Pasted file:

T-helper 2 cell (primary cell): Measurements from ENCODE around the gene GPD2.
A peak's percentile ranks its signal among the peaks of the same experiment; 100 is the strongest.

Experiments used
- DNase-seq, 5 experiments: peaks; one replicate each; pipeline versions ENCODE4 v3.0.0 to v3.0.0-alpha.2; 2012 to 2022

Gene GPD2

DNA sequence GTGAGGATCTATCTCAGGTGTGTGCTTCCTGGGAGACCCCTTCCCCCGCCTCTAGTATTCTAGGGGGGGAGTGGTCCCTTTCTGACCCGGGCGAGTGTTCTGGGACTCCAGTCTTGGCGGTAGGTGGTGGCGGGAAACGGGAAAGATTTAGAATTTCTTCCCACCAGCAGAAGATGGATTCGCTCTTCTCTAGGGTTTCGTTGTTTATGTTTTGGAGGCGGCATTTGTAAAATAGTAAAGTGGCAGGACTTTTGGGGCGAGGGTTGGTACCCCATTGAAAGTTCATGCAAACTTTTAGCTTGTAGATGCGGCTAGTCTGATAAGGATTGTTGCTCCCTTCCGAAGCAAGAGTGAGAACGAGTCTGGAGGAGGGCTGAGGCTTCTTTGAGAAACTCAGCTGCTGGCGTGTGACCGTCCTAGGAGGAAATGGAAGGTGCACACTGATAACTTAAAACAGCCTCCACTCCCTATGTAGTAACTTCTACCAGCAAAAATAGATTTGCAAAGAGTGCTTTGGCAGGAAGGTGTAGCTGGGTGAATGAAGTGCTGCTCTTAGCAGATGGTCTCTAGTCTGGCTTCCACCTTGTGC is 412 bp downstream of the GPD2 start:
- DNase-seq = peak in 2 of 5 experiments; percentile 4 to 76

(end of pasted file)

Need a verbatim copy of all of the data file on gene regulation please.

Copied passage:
T-helper 2 cell (primary cell): Measurements from ENCODE around the gene GPD2.
A peak's percentile ranks its signal among the peaks of the same experiment; 100 is the strongest.

Experiments used
- DNase-seq, 5 experiments: peaks; one replicate each; pipeline versions ENCODE4 v3.0.0 to v3.0.0-alpha.2; 2012 to 2022

Gene GPD2

DNA sequence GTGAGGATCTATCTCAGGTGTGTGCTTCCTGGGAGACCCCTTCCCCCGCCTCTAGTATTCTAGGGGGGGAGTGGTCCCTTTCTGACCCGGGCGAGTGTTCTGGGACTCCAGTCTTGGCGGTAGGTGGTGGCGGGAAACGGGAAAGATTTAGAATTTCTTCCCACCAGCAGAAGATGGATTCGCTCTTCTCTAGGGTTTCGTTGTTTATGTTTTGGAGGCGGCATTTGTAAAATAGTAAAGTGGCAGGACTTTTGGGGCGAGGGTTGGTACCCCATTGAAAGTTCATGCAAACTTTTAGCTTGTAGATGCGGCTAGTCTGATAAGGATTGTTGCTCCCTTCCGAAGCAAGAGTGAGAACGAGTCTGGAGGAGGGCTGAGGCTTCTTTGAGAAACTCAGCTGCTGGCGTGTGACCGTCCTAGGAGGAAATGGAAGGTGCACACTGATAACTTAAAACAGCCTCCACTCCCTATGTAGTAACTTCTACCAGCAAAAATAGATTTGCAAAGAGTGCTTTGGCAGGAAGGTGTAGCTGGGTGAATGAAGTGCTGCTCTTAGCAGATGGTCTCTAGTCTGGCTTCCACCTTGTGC is 412 bp downstream of the GPD2 start:
- DNase-seq = peak in 2 of 5 experiments; percentile 4 to 76